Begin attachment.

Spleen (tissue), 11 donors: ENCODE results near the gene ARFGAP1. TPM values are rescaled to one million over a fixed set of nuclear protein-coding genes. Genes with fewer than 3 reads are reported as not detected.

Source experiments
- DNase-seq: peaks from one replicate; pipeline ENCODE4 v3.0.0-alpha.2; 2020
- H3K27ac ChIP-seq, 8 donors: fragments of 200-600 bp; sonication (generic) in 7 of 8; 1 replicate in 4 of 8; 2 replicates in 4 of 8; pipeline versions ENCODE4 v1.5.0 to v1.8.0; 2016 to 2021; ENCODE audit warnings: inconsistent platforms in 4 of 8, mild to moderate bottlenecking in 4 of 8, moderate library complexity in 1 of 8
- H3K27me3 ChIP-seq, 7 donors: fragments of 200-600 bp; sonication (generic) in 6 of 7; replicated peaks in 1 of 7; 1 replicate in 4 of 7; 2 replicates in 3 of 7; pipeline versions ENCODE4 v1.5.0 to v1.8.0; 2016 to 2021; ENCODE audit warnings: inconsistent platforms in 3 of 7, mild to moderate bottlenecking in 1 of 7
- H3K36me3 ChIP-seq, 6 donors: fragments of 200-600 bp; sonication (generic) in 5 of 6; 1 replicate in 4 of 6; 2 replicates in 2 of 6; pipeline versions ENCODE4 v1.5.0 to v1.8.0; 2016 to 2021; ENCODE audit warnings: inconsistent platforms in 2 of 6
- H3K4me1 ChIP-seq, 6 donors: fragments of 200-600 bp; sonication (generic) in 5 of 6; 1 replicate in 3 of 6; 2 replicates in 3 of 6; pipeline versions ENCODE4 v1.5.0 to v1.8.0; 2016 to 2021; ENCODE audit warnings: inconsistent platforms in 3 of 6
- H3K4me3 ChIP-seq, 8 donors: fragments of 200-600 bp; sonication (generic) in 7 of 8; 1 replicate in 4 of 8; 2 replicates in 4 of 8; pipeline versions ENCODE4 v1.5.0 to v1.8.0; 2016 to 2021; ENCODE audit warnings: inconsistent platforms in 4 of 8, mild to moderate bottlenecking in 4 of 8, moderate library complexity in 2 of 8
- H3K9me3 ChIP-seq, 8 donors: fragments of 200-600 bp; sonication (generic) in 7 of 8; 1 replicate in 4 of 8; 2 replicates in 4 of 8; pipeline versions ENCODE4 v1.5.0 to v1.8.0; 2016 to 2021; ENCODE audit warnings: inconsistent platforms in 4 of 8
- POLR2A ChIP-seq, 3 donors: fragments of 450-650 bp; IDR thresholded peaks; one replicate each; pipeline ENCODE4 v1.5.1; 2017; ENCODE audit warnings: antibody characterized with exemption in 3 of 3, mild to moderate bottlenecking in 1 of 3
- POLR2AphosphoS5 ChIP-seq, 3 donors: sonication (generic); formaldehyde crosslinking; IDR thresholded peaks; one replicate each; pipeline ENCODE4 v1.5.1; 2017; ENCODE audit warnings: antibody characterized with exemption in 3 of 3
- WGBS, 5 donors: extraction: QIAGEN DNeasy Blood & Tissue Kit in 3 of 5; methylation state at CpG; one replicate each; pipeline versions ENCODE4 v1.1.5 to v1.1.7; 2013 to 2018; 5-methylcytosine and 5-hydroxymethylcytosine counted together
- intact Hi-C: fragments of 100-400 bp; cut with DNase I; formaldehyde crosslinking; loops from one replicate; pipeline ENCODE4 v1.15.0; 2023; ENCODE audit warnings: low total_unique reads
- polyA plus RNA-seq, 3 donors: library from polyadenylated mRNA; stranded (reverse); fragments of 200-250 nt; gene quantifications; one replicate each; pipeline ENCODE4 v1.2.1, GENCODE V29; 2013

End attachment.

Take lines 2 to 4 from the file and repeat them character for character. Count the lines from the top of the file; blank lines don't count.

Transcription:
Source experiments
- DNase-seq: peaks from one replicate; pipeline ENCODE4 v3.0.0-alpha.2; 2020
- H3K27ac ChIP-seq, 8 donors: fragments of 200-600 bp; sonication (generic) in 7 of 8; 1 replicate in 4 of 8; 2 replicates in 4 of 8; pipeline versions ENCODE4 v1.5.0 to v1.8.0; 2016 to 2021; ENCODE audit warnings: inconsistent platforms in 4 of 8, mild to moderate bottlenecking in 4 of 8, moderate library complexity in 1 of 8